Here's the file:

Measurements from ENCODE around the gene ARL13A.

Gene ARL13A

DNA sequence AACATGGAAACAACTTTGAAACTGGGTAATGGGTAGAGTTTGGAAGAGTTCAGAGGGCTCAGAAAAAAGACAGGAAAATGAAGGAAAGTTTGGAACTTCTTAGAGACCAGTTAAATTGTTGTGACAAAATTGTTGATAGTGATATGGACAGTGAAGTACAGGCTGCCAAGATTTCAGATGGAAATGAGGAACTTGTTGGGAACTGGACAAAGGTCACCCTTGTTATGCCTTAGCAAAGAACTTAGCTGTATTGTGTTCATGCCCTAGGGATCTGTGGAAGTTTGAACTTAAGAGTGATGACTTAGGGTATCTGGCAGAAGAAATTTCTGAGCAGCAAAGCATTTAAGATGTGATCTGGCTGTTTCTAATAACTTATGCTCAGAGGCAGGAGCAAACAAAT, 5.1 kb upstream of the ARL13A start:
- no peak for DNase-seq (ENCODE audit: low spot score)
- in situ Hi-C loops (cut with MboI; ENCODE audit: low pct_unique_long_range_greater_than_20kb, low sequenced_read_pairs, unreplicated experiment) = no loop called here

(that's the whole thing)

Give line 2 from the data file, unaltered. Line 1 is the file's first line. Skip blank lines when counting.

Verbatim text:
Gene ARL13A